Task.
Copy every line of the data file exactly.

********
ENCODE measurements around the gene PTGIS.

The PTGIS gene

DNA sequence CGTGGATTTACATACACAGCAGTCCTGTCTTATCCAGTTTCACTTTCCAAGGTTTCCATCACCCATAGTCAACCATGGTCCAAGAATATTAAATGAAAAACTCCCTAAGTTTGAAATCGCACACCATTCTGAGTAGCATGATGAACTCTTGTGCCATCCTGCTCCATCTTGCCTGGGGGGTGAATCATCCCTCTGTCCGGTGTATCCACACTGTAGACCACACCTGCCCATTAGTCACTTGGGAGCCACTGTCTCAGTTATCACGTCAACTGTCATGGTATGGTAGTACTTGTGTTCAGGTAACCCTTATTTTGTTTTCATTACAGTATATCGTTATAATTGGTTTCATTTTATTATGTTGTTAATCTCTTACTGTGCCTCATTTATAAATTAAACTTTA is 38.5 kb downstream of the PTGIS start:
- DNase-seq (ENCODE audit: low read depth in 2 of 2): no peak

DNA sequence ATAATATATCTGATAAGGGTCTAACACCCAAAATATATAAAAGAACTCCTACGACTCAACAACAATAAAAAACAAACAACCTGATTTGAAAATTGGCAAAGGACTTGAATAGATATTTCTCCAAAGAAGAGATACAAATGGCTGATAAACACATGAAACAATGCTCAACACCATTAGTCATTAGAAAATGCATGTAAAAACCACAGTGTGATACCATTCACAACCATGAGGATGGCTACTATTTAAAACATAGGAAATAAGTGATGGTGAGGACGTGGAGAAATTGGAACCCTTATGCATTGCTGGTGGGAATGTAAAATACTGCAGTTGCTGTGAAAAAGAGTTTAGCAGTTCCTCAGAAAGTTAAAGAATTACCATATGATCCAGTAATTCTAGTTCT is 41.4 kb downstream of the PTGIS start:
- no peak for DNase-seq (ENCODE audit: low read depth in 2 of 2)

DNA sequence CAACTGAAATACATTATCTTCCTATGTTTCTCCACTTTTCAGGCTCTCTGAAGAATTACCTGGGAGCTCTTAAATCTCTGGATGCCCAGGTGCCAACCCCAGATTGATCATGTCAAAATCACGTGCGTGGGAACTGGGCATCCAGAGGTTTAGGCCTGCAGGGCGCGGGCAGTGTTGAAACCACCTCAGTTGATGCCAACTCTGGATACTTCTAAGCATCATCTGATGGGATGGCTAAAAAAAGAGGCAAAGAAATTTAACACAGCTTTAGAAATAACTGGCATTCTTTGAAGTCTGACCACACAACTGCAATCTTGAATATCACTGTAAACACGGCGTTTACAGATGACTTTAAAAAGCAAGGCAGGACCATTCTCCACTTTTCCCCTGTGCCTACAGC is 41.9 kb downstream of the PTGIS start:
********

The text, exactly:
ENCODE measurements around the gene PTGIS.

The PTGIS gene

DNA sequence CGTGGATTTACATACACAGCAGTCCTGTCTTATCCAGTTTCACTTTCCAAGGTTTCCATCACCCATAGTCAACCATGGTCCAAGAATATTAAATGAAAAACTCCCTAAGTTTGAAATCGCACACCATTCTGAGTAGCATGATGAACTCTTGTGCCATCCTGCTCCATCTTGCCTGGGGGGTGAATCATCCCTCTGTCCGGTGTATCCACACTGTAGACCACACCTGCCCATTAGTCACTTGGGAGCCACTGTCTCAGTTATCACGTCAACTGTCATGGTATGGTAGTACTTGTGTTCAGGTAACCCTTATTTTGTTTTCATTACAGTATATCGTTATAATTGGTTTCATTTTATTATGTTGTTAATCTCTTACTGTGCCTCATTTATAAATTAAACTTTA is 38.5 kb downstream of the PTGIS start:
- DNase-seq (ENCODE audit: low read depth in 2 of 2): no peak

DNA sequence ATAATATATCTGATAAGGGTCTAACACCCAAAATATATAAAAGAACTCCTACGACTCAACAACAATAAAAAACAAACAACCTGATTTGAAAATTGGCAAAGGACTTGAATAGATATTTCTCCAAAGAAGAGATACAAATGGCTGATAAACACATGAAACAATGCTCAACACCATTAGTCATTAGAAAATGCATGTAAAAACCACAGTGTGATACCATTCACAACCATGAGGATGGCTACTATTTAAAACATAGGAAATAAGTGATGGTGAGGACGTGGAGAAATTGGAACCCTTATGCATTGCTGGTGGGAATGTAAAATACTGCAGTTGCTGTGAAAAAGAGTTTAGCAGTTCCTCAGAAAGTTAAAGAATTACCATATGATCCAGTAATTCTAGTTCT is 41.4 kb downstream of the PTGIS start:
- no peak for DNase-seq (ENCODE audit: low read depth in 2 of 2)

DNA sequence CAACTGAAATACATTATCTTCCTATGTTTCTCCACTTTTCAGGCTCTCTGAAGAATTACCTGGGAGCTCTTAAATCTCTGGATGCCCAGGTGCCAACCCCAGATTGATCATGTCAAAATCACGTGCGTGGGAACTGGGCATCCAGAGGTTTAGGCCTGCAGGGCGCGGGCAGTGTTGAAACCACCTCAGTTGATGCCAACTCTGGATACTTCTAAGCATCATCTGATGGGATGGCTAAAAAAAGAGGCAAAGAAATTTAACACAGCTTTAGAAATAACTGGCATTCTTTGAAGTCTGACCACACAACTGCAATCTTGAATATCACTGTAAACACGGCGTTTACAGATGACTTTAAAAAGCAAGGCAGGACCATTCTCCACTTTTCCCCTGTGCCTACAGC is 41.9 kb downstream of the PTGIS start: